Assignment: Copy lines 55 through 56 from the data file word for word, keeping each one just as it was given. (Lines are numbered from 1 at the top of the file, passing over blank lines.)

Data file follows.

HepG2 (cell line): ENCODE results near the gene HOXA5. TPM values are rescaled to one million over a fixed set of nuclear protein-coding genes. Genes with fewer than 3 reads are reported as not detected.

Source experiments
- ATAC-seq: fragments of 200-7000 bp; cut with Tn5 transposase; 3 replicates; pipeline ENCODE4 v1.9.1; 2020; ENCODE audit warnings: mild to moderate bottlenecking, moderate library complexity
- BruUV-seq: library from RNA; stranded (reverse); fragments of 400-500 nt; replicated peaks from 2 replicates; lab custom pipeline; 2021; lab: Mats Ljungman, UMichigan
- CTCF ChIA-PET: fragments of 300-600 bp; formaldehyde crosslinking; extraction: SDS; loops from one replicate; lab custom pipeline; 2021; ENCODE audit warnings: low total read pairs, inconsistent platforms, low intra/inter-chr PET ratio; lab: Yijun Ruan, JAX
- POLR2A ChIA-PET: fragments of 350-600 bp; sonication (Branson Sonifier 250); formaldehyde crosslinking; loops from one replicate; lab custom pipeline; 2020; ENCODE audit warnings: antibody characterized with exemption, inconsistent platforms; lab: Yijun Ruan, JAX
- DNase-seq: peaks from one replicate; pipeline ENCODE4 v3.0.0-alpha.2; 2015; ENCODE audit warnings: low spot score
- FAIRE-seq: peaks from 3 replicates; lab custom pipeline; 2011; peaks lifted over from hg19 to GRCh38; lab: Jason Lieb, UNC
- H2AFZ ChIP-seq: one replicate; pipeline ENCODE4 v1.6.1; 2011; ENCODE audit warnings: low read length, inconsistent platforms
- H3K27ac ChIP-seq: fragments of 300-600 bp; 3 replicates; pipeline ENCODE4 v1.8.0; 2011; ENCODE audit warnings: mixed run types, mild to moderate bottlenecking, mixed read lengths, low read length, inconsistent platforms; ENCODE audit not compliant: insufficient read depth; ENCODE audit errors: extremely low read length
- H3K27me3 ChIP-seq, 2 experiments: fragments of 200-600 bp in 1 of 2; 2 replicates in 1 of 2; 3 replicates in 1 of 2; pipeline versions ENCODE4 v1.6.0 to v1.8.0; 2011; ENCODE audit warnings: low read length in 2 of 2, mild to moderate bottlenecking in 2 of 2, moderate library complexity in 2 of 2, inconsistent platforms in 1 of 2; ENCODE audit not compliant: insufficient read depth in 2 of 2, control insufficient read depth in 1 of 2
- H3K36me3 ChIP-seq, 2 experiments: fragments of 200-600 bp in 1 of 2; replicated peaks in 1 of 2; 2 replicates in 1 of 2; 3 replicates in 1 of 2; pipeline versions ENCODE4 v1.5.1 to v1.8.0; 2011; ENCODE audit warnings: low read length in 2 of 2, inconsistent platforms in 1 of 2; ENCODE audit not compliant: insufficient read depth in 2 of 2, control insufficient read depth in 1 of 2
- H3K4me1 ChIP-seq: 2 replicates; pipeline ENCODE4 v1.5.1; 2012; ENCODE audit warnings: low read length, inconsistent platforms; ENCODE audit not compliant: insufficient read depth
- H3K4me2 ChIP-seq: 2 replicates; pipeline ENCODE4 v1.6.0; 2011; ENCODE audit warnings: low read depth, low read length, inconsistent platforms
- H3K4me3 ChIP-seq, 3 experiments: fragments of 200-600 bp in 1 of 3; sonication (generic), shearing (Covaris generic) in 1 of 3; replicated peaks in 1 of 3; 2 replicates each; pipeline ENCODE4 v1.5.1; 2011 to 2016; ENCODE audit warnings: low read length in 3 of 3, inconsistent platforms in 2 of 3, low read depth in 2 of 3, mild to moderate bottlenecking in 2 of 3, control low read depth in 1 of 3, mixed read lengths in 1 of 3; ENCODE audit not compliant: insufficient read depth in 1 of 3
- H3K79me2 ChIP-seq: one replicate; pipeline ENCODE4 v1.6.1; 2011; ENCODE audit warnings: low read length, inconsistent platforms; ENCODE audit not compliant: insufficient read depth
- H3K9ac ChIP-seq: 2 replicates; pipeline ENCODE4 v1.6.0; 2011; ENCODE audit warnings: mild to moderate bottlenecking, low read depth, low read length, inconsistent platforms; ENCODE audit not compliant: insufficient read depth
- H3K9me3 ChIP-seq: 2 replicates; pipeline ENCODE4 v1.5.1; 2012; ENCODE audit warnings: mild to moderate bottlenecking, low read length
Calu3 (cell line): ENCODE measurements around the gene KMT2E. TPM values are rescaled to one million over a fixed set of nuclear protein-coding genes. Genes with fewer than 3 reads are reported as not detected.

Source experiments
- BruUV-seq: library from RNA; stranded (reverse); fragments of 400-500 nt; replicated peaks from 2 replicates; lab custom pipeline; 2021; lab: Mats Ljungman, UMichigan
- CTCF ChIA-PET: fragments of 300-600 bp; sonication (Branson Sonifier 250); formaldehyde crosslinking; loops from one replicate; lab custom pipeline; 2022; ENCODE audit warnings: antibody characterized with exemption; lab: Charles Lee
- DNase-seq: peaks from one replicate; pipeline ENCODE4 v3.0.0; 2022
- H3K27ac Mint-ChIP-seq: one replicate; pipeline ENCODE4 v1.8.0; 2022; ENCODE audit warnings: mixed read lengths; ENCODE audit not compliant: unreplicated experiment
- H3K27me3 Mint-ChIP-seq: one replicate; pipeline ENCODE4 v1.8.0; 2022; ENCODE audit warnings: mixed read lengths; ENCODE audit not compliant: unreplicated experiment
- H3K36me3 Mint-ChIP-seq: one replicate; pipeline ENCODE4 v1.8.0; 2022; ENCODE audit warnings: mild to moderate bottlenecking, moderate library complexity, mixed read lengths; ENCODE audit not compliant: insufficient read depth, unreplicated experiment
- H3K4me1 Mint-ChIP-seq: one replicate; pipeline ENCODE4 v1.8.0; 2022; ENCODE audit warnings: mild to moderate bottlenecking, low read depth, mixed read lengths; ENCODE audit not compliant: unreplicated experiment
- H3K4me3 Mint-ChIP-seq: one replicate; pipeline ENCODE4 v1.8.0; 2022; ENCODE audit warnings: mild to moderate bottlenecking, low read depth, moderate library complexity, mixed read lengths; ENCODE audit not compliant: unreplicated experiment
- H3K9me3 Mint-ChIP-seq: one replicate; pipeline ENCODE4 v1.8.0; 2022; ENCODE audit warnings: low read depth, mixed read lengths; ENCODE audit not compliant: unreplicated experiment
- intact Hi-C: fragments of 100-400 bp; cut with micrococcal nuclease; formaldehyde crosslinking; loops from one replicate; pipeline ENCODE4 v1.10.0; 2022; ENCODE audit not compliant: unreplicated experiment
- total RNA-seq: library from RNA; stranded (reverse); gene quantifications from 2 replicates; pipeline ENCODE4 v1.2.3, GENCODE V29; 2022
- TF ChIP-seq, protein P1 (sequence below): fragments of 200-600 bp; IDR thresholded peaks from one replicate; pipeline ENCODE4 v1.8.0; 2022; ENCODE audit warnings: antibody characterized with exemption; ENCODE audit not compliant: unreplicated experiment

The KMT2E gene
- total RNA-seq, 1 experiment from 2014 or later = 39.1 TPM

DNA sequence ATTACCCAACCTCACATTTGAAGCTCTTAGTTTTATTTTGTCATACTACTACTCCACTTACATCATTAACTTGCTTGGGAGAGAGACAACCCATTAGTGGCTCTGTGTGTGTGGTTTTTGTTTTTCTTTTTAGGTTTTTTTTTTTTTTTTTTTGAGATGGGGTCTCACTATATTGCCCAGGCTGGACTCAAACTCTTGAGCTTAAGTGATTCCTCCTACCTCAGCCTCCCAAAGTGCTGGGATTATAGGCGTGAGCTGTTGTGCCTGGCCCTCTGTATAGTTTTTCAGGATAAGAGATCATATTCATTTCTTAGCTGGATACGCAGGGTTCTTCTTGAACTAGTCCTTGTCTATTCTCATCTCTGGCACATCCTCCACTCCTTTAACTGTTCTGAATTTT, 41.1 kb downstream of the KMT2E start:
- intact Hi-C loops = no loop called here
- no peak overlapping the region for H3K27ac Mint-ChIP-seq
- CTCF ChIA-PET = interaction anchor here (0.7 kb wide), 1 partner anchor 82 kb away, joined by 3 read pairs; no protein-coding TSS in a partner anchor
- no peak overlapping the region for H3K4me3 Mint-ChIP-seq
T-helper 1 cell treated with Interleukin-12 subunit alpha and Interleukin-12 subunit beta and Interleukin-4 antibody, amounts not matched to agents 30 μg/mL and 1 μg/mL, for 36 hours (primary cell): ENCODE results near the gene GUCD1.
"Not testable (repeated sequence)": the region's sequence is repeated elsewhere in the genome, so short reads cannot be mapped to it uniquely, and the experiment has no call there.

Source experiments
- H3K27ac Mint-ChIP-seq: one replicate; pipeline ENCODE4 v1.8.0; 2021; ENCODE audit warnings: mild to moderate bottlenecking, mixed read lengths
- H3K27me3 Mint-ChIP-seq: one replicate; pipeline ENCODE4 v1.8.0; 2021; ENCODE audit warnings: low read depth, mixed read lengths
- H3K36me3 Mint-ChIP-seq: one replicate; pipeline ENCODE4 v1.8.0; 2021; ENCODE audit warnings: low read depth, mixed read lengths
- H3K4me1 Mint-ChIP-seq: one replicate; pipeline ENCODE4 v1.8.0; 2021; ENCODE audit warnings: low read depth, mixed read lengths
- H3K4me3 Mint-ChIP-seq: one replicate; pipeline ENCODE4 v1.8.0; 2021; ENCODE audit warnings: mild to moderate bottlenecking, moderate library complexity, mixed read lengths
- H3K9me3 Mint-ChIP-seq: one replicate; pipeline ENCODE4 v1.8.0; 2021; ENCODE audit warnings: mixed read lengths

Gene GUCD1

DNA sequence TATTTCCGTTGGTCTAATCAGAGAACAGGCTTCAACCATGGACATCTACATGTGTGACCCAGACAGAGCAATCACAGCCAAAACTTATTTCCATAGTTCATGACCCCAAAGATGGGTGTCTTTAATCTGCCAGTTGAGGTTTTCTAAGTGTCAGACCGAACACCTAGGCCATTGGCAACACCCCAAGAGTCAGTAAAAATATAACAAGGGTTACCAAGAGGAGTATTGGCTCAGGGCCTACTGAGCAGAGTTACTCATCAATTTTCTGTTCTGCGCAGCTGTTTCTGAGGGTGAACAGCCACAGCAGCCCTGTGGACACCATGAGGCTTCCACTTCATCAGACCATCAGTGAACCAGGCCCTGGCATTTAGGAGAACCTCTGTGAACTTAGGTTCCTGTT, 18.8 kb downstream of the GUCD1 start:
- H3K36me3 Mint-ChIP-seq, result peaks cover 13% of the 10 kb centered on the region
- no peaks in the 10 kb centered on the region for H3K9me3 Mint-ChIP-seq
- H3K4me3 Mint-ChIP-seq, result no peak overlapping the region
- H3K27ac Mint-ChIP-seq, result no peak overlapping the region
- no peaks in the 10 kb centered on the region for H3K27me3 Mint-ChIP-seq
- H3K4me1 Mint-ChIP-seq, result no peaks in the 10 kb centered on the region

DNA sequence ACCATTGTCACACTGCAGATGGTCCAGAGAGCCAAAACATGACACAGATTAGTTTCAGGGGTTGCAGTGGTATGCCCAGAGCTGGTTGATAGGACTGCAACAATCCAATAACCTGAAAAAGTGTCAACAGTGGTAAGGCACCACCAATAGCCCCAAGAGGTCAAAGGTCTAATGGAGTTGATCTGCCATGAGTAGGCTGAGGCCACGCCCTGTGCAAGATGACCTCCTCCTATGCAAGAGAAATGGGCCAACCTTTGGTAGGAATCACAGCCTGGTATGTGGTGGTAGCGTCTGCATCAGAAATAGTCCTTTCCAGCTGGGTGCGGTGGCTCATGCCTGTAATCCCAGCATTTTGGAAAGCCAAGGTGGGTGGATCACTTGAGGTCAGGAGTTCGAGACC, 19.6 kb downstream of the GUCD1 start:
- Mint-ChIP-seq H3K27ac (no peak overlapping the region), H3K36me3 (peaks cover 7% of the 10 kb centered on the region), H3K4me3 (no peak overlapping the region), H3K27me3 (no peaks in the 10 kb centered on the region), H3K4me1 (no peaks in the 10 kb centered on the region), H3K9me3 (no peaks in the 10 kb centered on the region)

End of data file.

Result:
- no peaks in the 10 kb centered on the region for H3K27me3 Mint-ChIP-seq
- H3K4me1 Mint-ChIP-seq, result no peaks in the 10 kb centered on the region